Uncensored Caption Text

Published 13 years, 5 months ago

While watching a movie on TV this evening—all right, it was Volcano on the apparently mis-named cable channel American Movie Classics—I was amused to discover that the “bad” words had been edited from the audio track, but left completely intact in the closed captioning.  What, is there some kind of assumption that being hard of hearing also makes one hard to offend?


  1. Being hard of hearing, I have the captioning turned all the time, and I’ll tell, you, I’ve seen it do some strange things before.

    In some cases where profanity is involved, the caption text is properly replaced, and sometimes it isn’t. There are some cases where the text is not modified, even though the sound is. This only applies when watching movies on TV, of course. It’s not done on videos or DVDs.

  2. It’s funny, Eric. Whenever a separate version of anything exists supporting some minority group, that version is always lacking the detail and general polish of the original. Take sites that offer completely separate versions of themselves for impaired users (they don’t know CSS too well). You’d better bet the special version is lacking some serious detail. It’s always something…

    • the content is not as fresh as the original
    • embarrassing typos run rampant through the special code
    • it breaks somewhere because of the rush job

    The moral here? Hmmm…eat plenty of carrots to avoid becoming part of the group you currently neglect.

  3. Can’t say I’ve really understand why you’ll need to edit any words out from TV shows. Whenever I see an imported US program were the beeps are left intact it makes me laugh. I mean, with the amount of violence that is left in the shows, how can anyone take offense if someone utters a four letter word?

  4. Over here in Finland the TV channel broadcasting the Sopranos apologized for once accidentally running a cleaned-up version, because they were supplied with the wrong version. :-) OTOH, the way HBO shown exhibit the “freedom” of being HBO shaws is sometimes kind of silly and unimaginative. One would think that editing the alternative versions was expensive and a lot of trouble.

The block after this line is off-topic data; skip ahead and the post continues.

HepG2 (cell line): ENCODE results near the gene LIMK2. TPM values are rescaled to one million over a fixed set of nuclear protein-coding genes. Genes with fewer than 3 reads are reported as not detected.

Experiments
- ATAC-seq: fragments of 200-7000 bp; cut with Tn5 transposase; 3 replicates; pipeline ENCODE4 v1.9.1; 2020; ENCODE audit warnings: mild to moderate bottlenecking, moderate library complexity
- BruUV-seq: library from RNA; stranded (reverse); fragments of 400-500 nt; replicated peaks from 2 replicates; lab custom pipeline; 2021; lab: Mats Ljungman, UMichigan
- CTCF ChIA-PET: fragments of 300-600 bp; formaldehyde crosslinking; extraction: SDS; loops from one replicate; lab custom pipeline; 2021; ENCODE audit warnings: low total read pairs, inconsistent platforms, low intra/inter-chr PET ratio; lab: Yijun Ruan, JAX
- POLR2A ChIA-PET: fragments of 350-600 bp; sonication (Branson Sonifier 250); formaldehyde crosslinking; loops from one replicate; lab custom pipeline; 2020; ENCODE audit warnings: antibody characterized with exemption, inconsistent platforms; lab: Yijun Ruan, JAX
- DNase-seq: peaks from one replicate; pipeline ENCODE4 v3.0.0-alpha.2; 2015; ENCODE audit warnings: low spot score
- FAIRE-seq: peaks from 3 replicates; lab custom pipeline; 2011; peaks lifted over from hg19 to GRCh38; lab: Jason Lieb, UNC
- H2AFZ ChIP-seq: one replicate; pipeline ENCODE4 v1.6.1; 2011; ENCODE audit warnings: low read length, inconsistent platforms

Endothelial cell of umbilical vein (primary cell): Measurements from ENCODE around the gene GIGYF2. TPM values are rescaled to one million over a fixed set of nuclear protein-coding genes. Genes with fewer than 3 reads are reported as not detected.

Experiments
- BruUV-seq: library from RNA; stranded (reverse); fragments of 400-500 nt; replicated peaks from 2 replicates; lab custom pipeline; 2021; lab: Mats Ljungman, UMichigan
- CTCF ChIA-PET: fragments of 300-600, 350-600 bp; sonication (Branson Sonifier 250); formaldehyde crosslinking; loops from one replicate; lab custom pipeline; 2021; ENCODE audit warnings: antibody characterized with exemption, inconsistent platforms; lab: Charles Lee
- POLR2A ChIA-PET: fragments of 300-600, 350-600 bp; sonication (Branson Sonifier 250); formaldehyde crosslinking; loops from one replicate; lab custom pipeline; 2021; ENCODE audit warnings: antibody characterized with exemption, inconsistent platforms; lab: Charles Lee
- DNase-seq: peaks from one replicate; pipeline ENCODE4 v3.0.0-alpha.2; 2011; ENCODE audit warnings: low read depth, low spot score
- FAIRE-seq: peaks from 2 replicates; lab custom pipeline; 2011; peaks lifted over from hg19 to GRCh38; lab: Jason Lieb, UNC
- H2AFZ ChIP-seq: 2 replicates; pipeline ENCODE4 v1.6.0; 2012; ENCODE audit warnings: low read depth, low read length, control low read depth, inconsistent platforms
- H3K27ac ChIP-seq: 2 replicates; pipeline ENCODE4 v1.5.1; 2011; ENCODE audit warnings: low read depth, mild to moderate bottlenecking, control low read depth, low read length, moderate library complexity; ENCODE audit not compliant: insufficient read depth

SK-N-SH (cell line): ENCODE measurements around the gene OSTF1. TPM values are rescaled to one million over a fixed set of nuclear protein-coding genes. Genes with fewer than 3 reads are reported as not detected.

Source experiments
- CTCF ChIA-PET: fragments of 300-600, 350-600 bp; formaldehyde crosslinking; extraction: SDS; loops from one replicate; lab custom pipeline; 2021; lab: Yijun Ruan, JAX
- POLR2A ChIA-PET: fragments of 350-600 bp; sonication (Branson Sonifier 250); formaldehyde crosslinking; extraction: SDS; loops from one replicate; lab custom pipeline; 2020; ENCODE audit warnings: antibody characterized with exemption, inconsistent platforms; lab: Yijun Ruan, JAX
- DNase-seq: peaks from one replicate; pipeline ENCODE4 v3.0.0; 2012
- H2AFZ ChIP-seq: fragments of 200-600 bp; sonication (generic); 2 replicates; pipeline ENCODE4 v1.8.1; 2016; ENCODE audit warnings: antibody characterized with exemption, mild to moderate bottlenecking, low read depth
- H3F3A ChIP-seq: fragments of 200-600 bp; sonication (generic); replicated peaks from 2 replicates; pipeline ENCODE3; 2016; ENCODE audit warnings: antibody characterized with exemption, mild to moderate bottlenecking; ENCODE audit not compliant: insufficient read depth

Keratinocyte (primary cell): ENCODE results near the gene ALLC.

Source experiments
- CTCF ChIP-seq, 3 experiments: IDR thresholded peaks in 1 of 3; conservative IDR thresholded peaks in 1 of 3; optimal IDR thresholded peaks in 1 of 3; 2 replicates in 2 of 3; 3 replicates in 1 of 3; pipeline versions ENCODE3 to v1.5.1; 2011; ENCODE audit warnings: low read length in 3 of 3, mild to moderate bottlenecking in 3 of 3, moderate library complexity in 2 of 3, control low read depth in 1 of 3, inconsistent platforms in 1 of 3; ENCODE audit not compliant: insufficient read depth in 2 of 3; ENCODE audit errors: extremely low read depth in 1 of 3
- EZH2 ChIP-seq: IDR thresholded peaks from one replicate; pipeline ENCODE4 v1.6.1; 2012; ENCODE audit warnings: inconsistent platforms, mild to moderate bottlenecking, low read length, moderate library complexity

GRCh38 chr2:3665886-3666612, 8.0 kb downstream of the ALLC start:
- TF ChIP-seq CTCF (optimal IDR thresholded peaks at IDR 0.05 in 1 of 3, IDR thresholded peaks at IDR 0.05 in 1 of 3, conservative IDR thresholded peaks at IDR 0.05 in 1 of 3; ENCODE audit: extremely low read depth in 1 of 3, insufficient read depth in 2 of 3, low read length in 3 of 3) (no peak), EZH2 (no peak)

5. I just hate editing.. If I do not want to be offended I do not watch the program not for me.

    simply that. (and for parents : educate and watch your kids, not let the tv on in the bedroom every time !)

  6. We started leaving the caption on long ago. It started with the “X-Files” (we got tired of saying “What did he say?”)

    We have since realized that there is a lot of humor in close captioning, mostly misspellings… but very often a line will get edited out of a show but not the CC, so you get a little bit more idea what was originally intended.

    It is funny to see the complete mistakes that they will make, as if the person doing the captioning wasn’t paying any attention to the story or the context. They’ll often put in a different word in that will change the meaning of an entire sentence.

  7. We turn on the captions on our DVDs when we need to to make out unintelligible lines. The funny thing is, the special offerings on DVDs aren’t consistent; some have English CCs and some only have Spanish and French. Luckily, I’m a Spanish speaker, so that’s what we use if no English is available. In one instance, we had to switch the spoken language to Spanish, too, in order to get the captions.